Jaguar… now we have erratic drums foraging around for a regular beat, with distorted guitar notes gouging in the rough with the drummer. It’s also very on-the-brink kind of stuff, a little jazzy. The violinist soon stakes his claim but you can appreciate his restraint—too much violin and he’d always be upstaging the other two, only because it’s the loudest, keenest sounding instrument of the three. It gets really fuzzy, an unusual sound, really effective though. I’m struggling to catch a story in this piece, it’s a deliberate effort on the part of Violin to scratch out a persistent niche just above the drummer. Again, no real tune here, but certainly a “piece” that is grounded in a complex set of feelings. Jaguar? I couldn’t quite place it. This is beyond-music though, it’s more than mere music. It’s utterly unique.

Devil In The Hole… is fast, scratchy, very detailed, pointillist, heavily distorted, but restrained, never breaking the skin of the room with anything loud or unpleasant. Guitar and drums keep the rhythm together but only just. I’m getting a very clear picture here, like say… some kind of life form—it’s just been born and its mother has abandoned it, and it’s being attacked. It has to survive. From the moment it was born this thing has to writhe free, wriggle away, stay on the move from predators, and it’s doing a pretty good job of that. This is a record of its first few minutes of life, being chased, avoiding death, while at the same time seeking out food to give it energy to keep going. It gets out of the ground, and now it’s above ground moving more quickly with the imperative—must keep moving. But out here there’s new dangers to face and some of them wear a friendly face, but all of them are in the same boat; avoiding predators, preying on others, trying to survive, needing to rest. Trust me—this description is exactly what this piece of music invokes.

Jim’s Dog… is pure hardboiled detective fiction noir, city music, late at night, shuffling through the dark damp alleys, walking bass, trailing someone up ahead who’s moving stealthily enough but doesn’t know you’re following him (Jim). He enters a building and you enter the building opposite, climb the stairwell and watch a light come on; you see him in the building, through a window; he’s panicky, moving about in the apartment looking for something, getting more panicky, he can’t find what it is he’s looking for. He makes a phone call, but you’ve tapped his line and that’s when he realizes someone’s listening in; that’s when he goes to the window, stares across into the darkness and suddenly it seems he’s looking right at you! Intense! The lights go out, and you can’t see him anymore. Shikes. Now you’re the one who’s being followed, only he’s got a dog, and you can hear the two of them enter the building several floors below. You run out a fire escape and shimmy down a ladder, your heart beating rapidly. Run! Run! He opens a window, you look up, he looks down and for a split second you look right into each other’s eyes. But just as quickly, you’re scuttling through dark shadows, along the side of buildings. You know your way through these streets, you can get away easily enough, but your cover’s been blown.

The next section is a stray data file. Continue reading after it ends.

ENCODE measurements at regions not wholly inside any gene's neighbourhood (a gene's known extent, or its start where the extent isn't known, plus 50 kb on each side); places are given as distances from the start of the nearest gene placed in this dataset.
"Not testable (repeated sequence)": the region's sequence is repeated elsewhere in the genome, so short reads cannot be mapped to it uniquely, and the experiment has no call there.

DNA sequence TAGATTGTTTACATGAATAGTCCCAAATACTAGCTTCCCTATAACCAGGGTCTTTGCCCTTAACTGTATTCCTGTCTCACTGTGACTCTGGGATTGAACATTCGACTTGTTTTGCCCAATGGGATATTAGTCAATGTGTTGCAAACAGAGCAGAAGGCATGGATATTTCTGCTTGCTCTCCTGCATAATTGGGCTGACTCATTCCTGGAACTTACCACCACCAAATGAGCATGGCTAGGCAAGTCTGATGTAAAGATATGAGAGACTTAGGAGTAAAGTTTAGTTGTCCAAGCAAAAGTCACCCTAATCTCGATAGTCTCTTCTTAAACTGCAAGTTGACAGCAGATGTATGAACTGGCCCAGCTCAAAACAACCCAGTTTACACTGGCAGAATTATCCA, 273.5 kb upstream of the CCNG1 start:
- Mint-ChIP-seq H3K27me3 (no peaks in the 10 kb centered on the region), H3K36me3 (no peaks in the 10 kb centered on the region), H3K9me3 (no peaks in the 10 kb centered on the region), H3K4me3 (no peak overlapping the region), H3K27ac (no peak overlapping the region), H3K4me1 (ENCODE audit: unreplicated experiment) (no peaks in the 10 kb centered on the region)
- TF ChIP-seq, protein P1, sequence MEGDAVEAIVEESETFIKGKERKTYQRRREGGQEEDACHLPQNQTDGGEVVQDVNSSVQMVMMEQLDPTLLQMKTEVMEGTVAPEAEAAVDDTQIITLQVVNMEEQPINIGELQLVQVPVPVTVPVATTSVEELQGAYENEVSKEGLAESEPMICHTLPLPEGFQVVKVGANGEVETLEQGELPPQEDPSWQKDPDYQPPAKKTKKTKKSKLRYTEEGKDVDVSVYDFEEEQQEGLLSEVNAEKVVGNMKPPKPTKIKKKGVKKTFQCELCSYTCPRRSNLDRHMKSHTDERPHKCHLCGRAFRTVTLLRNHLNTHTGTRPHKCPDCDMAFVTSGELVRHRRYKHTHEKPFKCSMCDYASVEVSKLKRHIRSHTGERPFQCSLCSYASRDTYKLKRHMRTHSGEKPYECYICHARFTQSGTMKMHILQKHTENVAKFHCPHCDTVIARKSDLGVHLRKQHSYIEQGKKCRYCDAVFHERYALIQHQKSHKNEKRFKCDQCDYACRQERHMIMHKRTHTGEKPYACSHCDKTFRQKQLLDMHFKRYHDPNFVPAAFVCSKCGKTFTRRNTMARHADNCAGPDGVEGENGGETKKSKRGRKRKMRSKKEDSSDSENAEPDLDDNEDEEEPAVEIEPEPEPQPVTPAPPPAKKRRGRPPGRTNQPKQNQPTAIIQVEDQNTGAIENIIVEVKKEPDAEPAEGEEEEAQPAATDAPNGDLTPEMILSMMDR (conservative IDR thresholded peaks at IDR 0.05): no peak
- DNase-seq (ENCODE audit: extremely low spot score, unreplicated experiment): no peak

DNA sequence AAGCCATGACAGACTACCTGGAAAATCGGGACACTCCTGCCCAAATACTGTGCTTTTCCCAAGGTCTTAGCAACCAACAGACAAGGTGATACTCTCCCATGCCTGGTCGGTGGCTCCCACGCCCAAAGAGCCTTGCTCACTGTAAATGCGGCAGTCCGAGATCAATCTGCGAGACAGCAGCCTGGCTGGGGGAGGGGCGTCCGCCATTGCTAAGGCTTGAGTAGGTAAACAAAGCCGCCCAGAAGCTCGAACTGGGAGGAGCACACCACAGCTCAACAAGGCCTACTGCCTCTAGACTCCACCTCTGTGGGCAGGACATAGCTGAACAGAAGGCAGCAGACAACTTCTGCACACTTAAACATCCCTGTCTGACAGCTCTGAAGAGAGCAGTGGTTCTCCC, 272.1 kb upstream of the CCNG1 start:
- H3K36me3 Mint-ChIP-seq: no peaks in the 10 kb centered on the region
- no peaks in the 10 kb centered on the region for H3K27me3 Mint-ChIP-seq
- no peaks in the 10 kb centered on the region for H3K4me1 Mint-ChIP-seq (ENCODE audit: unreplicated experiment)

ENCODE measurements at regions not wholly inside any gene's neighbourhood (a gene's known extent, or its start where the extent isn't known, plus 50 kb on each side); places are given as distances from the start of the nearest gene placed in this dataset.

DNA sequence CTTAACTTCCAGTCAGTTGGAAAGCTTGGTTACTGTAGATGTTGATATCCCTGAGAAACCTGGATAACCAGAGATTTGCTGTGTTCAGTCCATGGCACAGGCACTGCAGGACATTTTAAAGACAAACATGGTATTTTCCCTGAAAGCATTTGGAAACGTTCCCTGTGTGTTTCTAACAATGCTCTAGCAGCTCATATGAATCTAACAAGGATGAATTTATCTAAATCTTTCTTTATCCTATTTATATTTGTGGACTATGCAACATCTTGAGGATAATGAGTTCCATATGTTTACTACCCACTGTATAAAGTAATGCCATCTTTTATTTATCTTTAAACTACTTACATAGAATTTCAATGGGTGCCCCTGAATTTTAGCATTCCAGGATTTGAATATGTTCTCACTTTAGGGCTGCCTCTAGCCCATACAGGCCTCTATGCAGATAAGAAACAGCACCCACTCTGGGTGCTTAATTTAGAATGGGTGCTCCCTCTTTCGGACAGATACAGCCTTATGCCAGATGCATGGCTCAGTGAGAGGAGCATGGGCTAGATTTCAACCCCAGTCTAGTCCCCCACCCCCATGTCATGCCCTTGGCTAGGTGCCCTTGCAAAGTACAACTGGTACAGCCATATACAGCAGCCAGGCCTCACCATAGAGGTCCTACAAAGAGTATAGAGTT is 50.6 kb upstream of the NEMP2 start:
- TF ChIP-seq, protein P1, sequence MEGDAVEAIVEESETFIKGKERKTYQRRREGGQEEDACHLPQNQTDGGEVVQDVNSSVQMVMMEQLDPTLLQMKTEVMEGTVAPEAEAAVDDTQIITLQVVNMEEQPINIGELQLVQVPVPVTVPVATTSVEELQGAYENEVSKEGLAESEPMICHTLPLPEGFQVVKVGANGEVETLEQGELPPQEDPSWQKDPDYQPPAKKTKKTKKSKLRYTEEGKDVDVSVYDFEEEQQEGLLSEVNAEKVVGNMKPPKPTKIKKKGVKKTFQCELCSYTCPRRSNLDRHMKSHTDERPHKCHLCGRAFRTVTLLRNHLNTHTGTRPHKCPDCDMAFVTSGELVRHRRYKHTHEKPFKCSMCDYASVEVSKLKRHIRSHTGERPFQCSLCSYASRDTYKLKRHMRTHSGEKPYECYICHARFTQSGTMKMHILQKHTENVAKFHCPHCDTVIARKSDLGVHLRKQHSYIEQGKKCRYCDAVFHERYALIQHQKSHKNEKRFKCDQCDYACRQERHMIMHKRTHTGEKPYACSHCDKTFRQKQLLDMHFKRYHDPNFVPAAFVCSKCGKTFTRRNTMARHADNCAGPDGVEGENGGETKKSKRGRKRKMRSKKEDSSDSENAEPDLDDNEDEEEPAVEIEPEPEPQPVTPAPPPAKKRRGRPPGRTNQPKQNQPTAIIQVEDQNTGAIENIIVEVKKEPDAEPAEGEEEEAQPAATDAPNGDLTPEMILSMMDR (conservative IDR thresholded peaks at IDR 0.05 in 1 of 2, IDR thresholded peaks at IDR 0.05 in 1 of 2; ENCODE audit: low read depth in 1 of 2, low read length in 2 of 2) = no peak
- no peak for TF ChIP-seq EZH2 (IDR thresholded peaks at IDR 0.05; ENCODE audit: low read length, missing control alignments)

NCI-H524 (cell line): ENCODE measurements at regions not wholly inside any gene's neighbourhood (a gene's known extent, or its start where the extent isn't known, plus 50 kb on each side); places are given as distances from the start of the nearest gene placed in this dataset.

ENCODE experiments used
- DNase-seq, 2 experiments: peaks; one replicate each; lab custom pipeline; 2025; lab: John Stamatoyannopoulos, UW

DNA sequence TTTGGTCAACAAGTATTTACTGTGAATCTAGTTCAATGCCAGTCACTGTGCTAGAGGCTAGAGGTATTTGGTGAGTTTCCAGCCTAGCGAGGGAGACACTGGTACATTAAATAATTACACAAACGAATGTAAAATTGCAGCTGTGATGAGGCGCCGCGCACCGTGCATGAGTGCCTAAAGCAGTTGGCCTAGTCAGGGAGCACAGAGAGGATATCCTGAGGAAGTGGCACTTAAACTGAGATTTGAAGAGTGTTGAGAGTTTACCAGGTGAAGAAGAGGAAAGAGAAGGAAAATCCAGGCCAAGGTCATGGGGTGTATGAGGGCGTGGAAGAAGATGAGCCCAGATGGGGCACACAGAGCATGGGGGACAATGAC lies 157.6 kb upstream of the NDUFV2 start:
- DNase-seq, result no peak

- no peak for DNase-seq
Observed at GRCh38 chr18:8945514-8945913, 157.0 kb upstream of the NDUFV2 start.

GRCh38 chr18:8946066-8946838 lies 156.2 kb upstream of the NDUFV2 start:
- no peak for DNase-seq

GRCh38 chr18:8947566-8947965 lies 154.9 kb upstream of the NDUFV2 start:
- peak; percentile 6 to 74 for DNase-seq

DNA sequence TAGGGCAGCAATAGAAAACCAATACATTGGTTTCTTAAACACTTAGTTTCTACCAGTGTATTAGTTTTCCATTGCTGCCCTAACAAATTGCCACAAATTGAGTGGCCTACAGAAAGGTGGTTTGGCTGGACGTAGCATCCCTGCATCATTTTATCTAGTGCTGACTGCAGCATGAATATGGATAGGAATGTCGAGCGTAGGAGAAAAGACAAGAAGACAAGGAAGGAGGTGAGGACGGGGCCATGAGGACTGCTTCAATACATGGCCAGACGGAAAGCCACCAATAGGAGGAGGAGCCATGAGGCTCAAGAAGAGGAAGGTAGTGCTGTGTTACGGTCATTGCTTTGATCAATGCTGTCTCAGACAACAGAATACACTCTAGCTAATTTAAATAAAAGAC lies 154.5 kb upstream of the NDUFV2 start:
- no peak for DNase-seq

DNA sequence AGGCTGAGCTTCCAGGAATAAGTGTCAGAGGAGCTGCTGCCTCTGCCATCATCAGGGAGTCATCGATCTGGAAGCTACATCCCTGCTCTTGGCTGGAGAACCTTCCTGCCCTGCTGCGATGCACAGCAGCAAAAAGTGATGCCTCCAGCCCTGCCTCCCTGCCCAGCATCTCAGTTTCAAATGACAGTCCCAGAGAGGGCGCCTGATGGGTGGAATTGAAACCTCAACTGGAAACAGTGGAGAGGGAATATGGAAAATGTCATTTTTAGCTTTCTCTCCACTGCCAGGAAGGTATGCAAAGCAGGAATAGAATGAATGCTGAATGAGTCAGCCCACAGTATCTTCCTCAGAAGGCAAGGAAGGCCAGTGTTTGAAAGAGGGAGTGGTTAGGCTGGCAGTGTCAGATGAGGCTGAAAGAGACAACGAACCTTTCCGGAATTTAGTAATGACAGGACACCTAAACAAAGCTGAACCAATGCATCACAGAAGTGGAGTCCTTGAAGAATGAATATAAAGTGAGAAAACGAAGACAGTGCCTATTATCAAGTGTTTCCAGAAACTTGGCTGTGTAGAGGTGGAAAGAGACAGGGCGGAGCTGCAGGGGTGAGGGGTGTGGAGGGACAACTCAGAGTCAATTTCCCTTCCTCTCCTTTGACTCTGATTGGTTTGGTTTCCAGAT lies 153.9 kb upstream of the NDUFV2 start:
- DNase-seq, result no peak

Shortbreak… lots of flustery white noise, a rabid rhythm, that white hot noise of a needle wavering in static, a sickly pale feeling, a needle sticking out of your arm and some kind of immense confusion. Hyper-distorted blown-fuse chaos. It’s like you want to speak, you want to say, “would someone get that needle out of my arm” except it’s like a bad dream and you can’t get the words out, and now someone’s beating on the lid of your garbage-can head shouting at you, “get out of there” and you want to say “I’m not in here” only you know you are, but you don’t want to be found out. And you’re yelling inside your dream but in a dream no one can hear you scream. Wow, what a cool track this is.